Horror fans and devotees of Naomi Watts miffed by this week’s canceled release of Funny Games, Michael Haneke’s scene-for-scene American remake of his brutal Austrian film from 1997, will have to make do with Pathology. The good news is that it’s getting a few good notices. Like the loopy Thai flick Sick Nurses, which opened here a few weeks ago, this gory story is set in a hospital and features a cabal of nasty medicos. This time, however, it’s in Washington, where the dissolute doctors challenge each other to identify the cause of death of the latest morgue delivery — after they’ve found someone to kill. In the middle of it all is a newly arrived doctor who plays the game but remembers his Hippocratic oath before it’s too late
|Happily Ever After
Here’s another Japanese film that takes a downbeat subject (domestic violence) and turns the tone upside down and inside out. Miki Nakatani (Ringu, Silk) stars as a woman who cheerily makes the best of things while surrounded by low-life men. Yet another manga adaptation, which partly explains its surprising approach. From the director of Memories of Tomorrow, a much more sober film that impressed audiences here last year.
Poor press is presumably the reason why this is being released in Taiwan before the US. It’s based on the true story of socialite Barbara Baekeland (Julianne Moore), a woman who married into a wealthy family empire built on the plastics industry and who was killed by her mistreated son Tony (Eddie Redmayne) amid a lifestyle of opulence and emptiness. Alternately described as melodramatic and unmelodramatic by critics, the film looks like a worthy contender to dethrone Mommie Dearest as a camp classic of child abuse, notwithstanding some brave performances.
|What Happens in Vegas …
A wild night in Las Vegas ends up with two strangers (Cameron Diaz and Ashton Kutcher) wedded and bedded. The pair’s hangovers are alleviated somewhat when they discover that one of them hit the jackpot the previous night. Cue a vicious struggle for the loot and inevitable realization that fate may not have dealt the couple an ill-planned love connection after all.
With most of his village preferring to converse in Mandarin, opportunities are scant for 81-year-old Kacaw to use his mother language of Amis. But things are changing in his household — one day the family was having an animated discussion when his plucky four-year-old granddaughter Nikal bursts into the room: “You should talk in the mother tongue,” she tells them loudly in Amis. Another time, Nikal’s uncle Yosifu, a well-known artist, overheard her arguing with her grandmother over rights to the television remote — “in our mother tongue,” he tells me excitedly. “With such visible change, I can see hope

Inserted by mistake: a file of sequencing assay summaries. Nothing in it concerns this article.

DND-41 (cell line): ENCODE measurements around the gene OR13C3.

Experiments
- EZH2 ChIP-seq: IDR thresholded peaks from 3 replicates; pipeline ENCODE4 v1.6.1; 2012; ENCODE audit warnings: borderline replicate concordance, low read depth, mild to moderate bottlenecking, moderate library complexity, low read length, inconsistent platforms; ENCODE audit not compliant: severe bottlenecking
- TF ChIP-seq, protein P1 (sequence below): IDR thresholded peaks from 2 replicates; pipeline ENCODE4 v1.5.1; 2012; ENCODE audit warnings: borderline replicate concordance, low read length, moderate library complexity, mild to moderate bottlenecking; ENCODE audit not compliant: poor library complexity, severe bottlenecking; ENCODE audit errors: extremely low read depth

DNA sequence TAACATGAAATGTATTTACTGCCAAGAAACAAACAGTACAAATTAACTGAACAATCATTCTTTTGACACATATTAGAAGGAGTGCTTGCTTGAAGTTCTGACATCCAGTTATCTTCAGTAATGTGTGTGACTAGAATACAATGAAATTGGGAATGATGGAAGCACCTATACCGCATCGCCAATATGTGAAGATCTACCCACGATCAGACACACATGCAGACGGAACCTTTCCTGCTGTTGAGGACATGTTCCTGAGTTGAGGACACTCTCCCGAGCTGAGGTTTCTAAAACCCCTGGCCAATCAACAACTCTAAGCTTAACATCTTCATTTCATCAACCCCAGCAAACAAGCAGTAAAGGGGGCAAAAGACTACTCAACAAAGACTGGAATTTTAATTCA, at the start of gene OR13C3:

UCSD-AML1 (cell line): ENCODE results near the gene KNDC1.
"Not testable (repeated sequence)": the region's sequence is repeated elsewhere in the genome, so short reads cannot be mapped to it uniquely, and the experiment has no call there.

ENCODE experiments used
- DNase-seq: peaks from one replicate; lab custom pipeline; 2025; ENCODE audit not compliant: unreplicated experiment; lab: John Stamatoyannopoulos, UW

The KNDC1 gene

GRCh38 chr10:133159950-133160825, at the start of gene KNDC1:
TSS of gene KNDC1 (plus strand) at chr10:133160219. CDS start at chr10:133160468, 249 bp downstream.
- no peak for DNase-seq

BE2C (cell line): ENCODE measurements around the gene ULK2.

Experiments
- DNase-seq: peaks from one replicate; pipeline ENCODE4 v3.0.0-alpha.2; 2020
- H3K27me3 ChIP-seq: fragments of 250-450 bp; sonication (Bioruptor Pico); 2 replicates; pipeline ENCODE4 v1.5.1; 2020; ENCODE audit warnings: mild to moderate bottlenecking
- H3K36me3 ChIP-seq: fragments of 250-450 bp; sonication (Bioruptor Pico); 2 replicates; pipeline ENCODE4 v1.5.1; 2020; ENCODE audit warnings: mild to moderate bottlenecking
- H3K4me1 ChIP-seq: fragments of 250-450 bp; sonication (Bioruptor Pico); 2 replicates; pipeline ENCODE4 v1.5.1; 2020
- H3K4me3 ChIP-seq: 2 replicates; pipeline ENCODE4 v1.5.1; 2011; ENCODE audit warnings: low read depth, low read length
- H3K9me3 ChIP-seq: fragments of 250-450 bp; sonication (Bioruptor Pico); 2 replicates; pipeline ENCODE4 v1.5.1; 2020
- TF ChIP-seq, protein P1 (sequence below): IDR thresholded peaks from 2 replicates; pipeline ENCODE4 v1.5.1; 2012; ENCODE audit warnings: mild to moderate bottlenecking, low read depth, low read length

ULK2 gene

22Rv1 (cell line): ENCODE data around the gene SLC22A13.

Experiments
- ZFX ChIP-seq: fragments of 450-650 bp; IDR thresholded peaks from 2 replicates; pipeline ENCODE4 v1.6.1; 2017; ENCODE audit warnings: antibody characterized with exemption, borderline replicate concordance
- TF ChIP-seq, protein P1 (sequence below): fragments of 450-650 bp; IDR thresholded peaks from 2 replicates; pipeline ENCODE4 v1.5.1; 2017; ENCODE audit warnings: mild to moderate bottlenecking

Deaths, economic meltdown and a planet on lockdown: the coronavirus pandemic has brought us waves of bad news, but squint and you might just see a few bright spots. From better hygiene that has reduced other infectious diseases to people reaching out as they self-isolate, here are some slivers of silver linings during a bleak moment. WASH YOUR HANDS! The message from health professionals has been clear from the start of the outbreak: wash your hands. Everyone from celebrities to politicians has had a go at demonstrating correct technique — including singing Happy Birthday twice through to make sure you scrub long enough, and
Within 10 minutes of the train pulling into Chaojhou (潮州) in Pingtung County, I’d retrieved my bike from a paid-parking compound and initiated the fitness tracking app on my phone. Just one thing bothered me: The color of the sky. I cycled southeast, passing the shuttered Dashun General Hospital (大順醫院). Given everything that’s going on in the world, I couldn’t help but think: If the government needs extra facilities to handle the COVID-19 epidemic, this sizable building could perhaps be brought back into service. After crossing Highway 1 (台1線), I skirted a settlement established after 2009’s Typhoon Morakot disaster, during which
While those of us stuck in self-isolation or working from home watch TikTok videos and refresh liveblogs, a meme has been going around that claims Shakespeare made use of being quarantined during the plague to write King Lear. The Bard supposedly took advantage of the Globe’s lengthy closure to get on top of his writing in-tray — coming up with Macbeth and Antony and Cleopatra to boot. If you weren’t panicky enough about how little you’ve achieved recently, this is surely a way to feel worse. Why aren’t you finally dusting off that novel or screenplay you’ve been itching to